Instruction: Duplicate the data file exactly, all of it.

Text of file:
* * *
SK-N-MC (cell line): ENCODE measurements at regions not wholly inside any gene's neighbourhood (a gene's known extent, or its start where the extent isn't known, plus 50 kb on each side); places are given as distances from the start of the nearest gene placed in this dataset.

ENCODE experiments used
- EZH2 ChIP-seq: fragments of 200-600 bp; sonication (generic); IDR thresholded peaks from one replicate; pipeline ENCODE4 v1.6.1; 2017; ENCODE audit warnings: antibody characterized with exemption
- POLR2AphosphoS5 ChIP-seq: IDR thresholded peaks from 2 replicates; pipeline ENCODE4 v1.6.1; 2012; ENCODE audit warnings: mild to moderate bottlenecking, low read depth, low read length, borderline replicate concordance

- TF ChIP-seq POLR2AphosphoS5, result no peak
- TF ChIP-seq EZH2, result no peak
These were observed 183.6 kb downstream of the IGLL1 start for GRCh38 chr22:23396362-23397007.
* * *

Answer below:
SK-N-MC (cell line): ENCODE measurements at regions not wholly inside any gene's neighbourhood (a gene's known extent, or its start where the extent isn't known, plus 50 kb on each side); places are given as distances from the start of the nearest gene placed in this dataset.

ENCODE experiments used
- EZH2 ChIP-seq: fragments of 200-600 bp; sonication (generic); IDR thresholded peaks from one replicate; pipeline ENCODE4 v1.6.1; 2017; ENCODE audit warnings: antibody characterized with exemption
- POLR2AphosphoS5 ChIP-seq: IDR thresholded peaks from 2 replicates; pipeline ENCODE4 v1.6.1; 2012; ENCODE audit warnings: mild to moderate bottlenecking, low read depth, low read length, borderline replicate concordance

- TF ChIP-seq POLR2AphosphoS5, result no peak
- TF ChIP-seq EZH2, result no peak
These were observed 183.6 kb downstream of the IGLL1 start for GRCh38 chr22:23396362-23397007.